“[T]he practice of discrimination because of race, color, religion, sex, marital status, national origin, or ancestry in housing accommodations is declared to be against public policy.”  (Gov.Code, § 12920;  emphasis added.)

The Legislature, obviously aware of age as a possible category for consideration in addressing the problem of discrimination, chose to omit age as a factor in prohibiting housing discrimination.   This distinction between housing and employment is repeated throughout the code.  Government Code sections 12941 and 12942 likewise provide protection against discrimination in employment on the basis of age.   Other relevant sections dealing with discrimination in housing, however, again make no mention of age.   Section 12955 defines unlawful discrimination in housing as “to discriminate against any person because of the race, color, religion, sex, marital status, national origin, or ancestry of such person.”

While In re Cox, supra, held that a similar listing in Civil Code section 51 was merely illustrative rather than restrictive, and that the legislative intent was to bar all arbitrary discrimination, we believe that the clear legislative intent in the area of housing not covered by the Unruh Act was to limit the forms of prohibited discrimination to those enumerated in Government Code section 12955.

As was observed in Marina Point, Ltd. v. Wolfson, a number of bills have in the recent past been introduced in the Legislature to specifically prohibit discrimination against children in all forms of housing;  these bills have all been rejected.  (Marina Point, Ltd. v. Wolfson, supra, at page 735, fn. 7, 640 P.2d 115, 180 Cal.Rptr. 496.)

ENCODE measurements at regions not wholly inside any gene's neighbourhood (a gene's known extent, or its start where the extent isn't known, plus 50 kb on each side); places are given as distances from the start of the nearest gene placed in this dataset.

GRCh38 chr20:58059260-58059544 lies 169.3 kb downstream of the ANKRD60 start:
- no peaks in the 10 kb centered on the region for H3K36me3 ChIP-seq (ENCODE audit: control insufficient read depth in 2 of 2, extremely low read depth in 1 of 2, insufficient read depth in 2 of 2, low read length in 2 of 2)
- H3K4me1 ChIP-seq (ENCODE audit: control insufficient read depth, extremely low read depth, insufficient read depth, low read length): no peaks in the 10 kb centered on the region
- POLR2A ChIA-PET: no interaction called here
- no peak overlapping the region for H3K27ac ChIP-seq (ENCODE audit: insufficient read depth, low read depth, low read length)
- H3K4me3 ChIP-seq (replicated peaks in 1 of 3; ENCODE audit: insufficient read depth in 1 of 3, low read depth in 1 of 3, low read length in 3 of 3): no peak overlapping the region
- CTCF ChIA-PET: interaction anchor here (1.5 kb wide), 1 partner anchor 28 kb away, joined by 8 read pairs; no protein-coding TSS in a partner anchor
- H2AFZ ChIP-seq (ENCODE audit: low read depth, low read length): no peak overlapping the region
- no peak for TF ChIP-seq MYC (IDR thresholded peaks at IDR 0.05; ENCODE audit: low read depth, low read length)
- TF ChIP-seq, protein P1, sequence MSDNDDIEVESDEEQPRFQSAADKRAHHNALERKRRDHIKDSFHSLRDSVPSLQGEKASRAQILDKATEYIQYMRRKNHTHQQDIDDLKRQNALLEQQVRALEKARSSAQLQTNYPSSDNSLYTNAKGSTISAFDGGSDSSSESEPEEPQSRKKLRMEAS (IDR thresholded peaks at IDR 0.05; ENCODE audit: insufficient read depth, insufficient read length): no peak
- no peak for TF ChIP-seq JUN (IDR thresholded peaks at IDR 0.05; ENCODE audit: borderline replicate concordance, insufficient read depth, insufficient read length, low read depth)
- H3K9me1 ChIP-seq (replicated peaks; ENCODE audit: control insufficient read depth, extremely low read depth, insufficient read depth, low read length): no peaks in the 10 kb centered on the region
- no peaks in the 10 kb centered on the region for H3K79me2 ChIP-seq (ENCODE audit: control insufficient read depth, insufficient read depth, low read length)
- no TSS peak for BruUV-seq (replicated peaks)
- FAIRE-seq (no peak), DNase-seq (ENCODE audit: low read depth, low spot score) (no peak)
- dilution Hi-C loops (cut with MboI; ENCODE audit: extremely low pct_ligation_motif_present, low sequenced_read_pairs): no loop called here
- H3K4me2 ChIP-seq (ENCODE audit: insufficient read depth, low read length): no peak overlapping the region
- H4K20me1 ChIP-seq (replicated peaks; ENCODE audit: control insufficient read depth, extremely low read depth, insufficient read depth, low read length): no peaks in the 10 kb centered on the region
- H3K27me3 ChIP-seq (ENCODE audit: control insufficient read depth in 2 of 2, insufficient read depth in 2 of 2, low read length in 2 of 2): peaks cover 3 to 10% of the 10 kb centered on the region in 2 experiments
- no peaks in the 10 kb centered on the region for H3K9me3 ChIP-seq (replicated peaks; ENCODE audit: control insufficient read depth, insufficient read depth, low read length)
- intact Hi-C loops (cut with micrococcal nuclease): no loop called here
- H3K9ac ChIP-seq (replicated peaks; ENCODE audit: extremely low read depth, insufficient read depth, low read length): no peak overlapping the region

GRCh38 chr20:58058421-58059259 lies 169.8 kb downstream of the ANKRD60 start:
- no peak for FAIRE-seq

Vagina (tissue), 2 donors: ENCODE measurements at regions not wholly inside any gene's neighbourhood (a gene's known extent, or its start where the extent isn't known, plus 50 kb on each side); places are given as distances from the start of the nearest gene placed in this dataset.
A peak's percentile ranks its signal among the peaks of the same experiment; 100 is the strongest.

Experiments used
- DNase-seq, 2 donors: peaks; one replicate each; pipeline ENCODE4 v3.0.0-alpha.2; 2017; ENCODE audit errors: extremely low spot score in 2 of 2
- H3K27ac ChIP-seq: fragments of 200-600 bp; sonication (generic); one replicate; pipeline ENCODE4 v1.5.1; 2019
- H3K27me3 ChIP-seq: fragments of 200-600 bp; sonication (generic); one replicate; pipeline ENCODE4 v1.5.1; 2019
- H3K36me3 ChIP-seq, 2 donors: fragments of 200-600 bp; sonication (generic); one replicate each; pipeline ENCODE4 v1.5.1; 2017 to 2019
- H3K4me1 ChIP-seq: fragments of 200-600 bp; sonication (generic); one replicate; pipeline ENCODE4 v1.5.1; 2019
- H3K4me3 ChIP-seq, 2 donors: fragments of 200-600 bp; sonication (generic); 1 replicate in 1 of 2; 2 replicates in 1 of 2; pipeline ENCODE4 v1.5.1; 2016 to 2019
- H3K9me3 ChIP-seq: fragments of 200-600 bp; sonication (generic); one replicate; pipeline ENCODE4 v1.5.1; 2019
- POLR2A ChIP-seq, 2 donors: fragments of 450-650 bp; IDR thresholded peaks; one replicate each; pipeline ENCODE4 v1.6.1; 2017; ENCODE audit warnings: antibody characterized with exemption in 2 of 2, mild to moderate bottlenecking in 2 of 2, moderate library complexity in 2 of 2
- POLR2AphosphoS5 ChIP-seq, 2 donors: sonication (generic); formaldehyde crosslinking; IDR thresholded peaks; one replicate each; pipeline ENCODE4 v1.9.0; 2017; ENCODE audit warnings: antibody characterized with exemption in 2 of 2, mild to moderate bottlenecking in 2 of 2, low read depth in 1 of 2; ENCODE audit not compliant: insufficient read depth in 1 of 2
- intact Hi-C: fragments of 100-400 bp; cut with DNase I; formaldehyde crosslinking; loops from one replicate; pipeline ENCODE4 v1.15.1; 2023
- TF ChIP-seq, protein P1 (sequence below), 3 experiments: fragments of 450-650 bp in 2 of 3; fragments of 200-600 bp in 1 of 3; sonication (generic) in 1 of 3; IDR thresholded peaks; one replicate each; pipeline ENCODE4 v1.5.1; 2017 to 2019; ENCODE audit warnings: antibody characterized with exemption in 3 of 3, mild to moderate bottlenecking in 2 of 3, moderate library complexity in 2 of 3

More significantly, however, the Legislature in 1974 endorsed the Supreme Court's interpretation of Civil Code section 51 as contained in In re Cox, supra (see Marina Point, Ltd. v. Wolfson, at p. 735, 640 P.2d 115, 180 Cal.Rptr. 496.)   On the other hand Government Code section 12955 remains unamended and Government Code section 12993 provides:  “(a) ․ Nothing contained in this part shall be deemed to repeal any of the provisions of the Civil Rights Law or of any other law of this state relating to discrimination because of race, religious creed, color, national origin, ancestry, physical handicap, medical condition, marital status, sex, or age․ (c) While it is the intention of the Legislature to occupy the field of regulation of discrimination in employment and housing encompassed by the provisions of this part, exclusive of all other laws banning discrimination in employment and housing by any city, city and county, county, or other political subdivision of the state, nothing contained in this part shall be construed, in any manner or way, to limit or restrict the application of Section 51 of the Civil Code.”  (Emphasis added.)

The above quoted statute would be redundant if the sweep of Government Code section 12955 was intended to be coextensive with that of Civil Code section 51, as interpreted in Marina Point, Ltd. v. Wolfson.   Further, in those relevant cited provisions of the Government Code, the Legislature demonstrated that when it intended to refer to age, it knew how to do so.